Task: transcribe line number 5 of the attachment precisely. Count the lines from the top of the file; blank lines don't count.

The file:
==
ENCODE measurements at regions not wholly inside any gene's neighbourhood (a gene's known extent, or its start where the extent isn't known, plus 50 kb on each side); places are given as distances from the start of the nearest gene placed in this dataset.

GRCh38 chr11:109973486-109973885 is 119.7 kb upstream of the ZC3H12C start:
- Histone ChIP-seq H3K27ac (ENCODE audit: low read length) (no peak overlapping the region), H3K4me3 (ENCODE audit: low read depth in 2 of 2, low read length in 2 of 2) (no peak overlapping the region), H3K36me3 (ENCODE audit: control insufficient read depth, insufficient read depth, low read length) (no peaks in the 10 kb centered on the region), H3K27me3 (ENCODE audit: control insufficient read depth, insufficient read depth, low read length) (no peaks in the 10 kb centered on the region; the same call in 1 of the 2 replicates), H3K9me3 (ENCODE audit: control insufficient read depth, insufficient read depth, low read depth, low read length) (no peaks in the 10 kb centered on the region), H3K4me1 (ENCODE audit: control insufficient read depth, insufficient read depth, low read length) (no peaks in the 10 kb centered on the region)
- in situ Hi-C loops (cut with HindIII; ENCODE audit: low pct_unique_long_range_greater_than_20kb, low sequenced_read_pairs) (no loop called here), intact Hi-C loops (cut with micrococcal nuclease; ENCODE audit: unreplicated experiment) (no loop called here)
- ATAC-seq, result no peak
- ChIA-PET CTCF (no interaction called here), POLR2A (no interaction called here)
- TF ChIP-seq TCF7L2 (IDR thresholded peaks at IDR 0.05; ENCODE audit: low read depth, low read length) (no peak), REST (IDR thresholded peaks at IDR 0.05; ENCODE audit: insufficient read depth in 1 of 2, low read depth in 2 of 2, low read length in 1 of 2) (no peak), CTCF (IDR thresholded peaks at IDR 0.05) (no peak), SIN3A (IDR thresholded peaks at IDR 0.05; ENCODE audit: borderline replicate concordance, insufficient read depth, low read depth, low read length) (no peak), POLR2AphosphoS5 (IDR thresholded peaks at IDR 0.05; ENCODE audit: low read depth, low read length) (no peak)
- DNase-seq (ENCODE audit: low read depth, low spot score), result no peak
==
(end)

- ATAC-seq, result no peak